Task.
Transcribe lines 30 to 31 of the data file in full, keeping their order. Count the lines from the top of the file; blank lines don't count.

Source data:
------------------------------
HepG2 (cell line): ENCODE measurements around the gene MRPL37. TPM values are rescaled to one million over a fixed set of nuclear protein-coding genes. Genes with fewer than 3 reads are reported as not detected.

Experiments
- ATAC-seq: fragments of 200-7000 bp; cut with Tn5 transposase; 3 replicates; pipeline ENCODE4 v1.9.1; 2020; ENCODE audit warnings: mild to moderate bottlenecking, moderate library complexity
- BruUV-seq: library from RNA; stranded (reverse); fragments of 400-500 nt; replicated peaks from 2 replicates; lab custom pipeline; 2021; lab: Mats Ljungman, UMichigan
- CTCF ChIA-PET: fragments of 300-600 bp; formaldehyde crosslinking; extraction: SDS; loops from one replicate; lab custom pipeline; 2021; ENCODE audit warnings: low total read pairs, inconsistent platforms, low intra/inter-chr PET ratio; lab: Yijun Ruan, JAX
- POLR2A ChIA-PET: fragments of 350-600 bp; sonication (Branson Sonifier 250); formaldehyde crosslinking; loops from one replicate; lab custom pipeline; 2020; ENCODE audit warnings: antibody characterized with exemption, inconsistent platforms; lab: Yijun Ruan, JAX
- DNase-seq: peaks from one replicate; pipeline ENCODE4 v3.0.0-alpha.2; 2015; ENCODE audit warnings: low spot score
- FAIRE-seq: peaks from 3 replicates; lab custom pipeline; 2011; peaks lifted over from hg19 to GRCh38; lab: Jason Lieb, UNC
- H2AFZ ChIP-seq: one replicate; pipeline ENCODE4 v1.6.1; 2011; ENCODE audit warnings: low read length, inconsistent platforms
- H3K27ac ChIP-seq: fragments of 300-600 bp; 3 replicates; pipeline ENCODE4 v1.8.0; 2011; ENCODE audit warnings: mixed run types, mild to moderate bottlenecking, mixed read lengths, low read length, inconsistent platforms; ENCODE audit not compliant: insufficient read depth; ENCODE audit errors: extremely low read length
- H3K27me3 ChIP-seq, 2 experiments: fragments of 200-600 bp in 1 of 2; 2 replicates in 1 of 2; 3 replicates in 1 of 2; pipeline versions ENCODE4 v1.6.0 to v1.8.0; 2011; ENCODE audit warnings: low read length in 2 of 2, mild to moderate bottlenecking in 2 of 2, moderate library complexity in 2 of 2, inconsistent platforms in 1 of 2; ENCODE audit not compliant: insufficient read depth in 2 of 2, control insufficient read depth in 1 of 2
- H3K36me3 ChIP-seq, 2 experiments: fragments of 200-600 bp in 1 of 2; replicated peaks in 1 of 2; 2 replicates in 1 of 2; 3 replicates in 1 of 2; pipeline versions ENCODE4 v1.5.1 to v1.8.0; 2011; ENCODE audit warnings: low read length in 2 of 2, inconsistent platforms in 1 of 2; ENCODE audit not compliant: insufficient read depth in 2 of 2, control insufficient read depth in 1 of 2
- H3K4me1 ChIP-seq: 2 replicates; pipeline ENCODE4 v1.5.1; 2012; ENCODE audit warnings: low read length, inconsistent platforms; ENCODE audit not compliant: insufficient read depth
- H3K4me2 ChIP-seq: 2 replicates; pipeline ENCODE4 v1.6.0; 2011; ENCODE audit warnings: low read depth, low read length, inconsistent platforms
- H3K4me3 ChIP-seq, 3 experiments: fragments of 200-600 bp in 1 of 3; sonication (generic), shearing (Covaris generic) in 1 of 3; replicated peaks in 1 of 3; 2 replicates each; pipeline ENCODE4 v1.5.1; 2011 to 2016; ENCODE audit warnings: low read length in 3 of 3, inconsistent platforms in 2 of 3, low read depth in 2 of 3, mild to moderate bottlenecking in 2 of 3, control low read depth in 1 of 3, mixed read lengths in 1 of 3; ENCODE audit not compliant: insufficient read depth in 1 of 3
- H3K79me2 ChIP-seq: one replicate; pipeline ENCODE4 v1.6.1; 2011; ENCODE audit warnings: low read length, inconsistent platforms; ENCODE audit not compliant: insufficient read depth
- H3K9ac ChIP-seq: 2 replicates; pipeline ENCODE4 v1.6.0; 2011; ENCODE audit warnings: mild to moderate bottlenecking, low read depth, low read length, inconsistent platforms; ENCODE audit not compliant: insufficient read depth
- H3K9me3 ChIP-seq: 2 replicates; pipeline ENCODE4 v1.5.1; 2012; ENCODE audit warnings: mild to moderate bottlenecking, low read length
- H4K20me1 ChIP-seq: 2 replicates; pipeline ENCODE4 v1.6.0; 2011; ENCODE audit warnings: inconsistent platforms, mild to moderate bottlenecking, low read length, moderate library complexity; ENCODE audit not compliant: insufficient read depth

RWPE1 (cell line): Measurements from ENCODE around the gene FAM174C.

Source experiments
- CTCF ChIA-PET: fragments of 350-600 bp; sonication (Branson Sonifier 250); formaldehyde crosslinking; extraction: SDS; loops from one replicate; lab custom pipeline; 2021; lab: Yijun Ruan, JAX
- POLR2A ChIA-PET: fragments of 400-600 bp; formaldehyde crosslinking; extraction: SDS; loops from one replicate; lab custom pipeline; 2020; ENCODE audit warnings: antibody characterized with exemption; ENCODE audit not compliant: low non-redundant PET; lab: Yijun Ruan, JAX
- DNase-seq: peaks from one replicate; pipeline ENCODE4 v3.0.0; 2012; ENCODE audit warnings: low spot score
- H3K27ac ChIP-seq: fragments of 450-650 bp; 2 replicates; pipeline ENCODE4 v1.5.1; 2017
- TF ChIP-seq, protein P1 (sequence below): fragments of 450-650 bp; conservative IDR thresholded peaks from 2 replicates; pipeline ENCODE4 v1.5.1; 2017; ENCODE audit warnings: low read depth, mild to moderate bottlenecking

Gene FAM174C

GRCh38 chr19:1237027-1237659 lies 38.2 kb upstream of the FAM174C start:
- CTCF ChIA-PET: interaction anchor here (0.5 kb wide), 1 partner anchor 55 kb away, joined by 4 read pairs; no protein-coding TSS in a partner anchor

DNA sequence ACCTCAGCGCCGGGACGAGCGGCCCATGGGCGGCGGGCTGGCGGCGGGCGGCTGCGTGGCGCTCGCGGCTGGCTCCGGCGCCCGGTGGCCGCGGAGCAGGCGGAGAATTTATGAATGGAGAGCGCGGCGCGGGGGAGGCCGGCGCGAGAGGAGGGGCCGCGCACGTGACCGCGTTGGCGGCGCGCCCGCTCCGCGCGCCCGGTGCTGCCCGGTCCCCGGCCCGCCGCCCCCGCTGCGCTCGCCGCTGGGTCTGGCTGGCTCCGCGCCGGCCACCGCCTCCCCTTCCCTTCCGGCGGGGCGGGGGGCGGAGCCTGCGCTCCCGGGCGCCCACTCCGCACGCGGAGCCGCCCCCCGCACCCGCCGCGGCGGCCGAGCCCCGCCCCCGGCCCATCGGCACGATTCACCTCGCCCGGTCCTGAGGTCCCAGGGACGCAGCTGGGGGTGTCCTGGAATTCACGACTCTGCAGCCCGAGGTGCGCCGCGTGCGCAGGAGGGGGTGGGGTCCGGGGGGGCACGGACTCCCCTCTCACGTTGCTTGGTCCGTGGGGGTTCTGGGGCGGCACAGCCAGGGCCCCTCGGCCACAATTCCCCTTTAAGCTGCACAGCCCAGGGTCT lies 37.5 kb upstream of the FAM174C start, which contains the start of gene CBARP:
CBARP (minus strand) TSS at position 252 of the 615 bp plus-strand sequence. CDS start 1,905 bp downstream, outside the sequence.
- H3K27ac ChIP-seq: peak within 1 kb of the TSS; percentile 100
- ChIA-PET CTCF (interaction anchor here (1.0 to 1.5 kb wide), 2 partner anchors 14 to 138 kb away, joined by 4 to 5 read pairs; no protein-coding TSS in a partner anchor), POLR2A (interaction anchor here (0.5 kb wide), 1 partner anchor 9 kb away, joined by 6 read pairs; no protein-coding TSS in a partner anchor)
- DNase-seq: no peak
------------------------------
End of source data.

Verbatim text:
DNA sequence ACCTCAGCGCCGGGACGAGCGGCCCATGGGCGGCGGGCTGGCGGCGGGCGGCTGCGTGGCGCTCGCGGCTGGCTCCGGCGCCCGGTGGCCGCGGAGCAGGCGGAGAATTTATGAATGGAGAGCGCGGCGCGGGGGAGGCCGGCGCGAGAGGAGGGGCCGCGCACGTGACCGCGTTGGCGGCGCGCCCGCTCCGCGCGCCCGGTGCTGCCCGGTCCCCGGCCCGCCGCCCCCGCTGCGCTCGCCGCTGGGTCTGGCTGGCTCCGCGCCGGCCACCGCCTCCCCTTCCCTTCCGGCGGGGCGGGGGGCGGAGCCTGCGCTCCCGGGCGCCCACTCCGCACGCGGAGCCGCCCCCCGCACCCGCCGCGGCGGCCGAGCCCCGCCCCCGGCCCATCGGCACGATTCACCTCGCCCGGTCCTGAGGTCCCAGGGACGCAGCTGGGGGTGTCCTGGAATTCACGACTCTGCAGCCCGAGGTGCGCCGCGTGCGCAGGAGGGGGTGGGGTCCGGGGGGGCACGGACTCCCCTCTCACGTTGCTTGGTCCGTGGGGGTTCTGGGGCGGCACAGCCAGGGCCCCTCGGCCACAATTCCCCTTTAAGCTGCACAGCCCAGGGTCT lies 37.5 kb upstream of the FAM174C start, which contains the start of gene CBARP:
CBARP (minus strand) TSS at position 252 of the 615 bp plus-strand sequence. CDS start 1,905 bp downstream, outside the sequence.